Vaping for weight control: A cross-sectional population study in England
Jackson SE., Brown J., Aveyard P., Dobbie F., Uny I., West R., Bauld L.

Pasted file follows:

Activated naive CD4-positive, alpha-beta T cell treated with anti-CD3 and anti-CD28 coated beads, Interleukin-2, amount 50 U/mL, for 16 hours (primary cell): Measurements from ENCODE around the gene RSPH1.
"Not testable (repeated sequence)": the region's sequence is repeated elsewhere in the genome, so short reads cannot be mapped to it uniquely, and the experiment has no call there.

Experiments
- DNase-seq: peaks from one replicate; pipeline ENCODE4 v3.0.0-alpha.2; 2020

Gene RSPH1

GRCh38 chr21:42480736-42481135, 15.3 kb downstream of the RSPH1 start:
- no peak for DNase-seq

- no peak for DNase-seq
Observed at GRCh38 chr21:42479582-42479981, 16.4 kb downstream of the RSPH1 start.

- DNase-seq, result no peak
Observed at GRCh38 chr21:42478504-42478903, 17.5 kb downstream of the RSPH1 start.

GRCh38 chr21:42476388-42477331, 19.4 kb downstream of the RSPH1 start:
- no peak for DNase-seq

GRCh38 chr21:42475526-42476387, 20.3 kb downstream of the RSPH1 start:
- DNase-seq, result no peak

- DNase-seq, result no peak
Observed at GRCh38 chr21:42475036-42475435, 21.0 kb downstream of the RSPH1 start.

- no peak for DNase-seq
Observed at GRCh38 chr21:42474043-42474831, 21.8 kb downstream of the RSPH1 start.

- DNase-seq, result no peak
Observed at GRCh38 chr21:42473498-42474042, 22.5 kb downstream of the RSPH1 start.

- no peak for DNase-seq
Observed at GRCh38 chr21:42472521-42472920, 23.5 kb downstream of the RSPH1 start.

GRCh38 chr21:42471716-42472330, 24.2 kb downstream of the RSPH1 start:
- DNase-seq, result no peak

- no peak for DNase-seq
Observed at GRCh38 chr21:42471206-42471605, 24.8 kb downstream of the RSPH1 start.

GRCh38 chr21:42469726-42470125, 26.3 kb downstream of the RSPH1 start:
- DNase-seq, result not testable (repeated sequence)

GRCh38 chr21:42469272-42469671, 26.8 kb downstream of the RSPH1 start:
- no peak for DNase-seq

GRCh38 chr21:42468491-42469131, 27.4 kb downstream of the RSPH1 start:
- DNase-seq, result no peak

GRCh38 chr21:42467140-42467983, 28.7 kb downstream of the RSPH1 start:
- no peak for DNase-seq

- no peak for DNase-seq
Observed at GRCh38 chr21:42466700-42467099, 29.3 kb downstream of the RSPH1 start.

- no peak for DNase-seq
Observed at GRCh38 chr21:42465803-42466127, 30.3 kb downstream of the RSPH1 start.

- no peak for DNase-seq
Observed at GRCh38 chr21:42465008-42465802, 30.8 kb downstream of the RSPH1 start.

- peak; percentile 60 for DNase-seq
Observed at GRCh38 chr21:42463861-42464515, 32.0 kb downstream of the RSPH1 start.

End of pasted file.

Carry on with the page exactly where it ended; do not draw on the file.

© 2019 Introduction: Concern about weight gain is a barrier to smoking cessation. E-cigarettes may help quitters to control their weight through continued exposure to the appetite-suppressant effects of nicotine and behavioural aspects of vaping. This study explored the views and practices of smokers, ex-smokers and current e-cigarette users relating to vaping and weight control. Methods: Cross-sectional survey of past-year smokers (n = 1320), current smokers (n = 1240) and current e-cigarette users (n = 394) in England, conducted April–July 2018. Data were weighted to match the English population on key sociodemographic characteristics. Results: Of e-cigarette users, 4.6% (95%CI 2.6–6.6) reported vaping for weight control, and 1.9% (95%CI 0.6–3.2) reported vaping to replace meals/snacks. It was rare for individuals who had smoked in the past year to have heard (8.8%, 95%CI 7.3–10.3) or believe (6.4%, 95%CI 5.1–7.7) that vaping could help control weight. Women (OR = 0.62, 95%CI 0.42–0.93) and older people (OR = 0.30, 95%CI 0.13–0.72) were less likely to have heard the claim and women were less likely to believe it (OR = 0.44, 95%CI 0.27–0.72). However, 13.4% (95%CI 11.3–15.5) and 13.1% (95%CI 11.0–15.2) of current smokers who did not use e-cigarettes said they would be more likely to try e-cigarettes or quit smoking, respectively, if vaping could help control their weight. Conclusion: One in 16 English people who have smoked in the last year believe that vaping would prevent weight gain after stopping. One in 22 people who vape are using e-cigarettes for this purpose. However, should evidence emerge that e-cigarettes prevent weight gain, one in eight people who smoke would be tempted to quit smoking and use e-cigarettes.